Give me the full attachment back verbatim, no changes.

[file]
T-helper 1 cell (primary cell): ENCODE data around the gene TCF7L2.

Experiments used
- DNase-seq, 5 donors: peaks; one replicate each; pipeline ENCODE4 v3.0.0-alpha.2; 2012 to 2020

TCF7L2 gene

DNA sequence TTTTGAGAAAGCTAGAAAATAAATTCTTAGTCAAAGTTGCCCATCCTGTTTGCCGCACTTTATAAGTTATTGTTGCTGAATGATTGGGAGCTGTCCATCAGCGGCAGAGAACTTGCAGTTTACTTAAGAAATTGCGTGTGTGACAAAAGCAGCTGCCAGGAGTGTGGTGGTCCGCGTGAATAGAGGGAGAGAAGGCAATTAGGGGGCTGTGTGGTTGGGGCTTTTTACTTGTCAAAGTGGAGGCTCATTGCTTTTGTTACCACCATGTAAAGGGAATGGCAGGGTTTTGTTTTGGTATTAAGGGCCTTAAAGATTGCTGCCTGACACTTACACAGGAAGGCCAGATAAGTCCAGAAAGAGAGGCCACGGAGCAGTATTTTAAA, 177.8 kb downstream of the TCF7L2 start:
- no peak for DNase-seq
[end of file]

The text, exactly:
T-helper 1 cell (primary cell): ENCODE data around the gene TCF7L2.

Experiments used
- DNase-seq, 5 donors: peaks; one replicate each; pipeline ENCODE4 v3.0.0-alpha.2; 2012 to 2020

TCF7L2 gene

DNA sequence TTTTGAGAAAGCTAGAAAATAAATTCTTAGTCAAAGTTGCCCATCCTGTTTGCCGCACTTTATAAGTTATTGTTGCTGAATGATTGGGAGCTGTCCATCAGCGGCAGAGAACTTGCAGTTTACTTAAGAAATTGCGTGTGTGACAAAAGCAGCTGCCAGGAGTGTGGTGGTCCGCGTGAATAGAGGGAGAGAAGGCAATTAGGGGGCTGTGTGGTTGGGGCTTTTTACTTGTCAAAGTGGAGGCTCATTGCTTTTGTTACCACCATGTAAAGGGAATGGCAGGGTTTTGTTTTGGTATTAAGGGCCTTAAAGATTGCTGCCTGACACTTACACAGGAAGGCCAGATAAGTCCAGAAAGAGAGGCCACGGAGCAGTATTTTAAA, 177.8 kb downstream of the TCF7L2 start:
- no peak for DNase-seq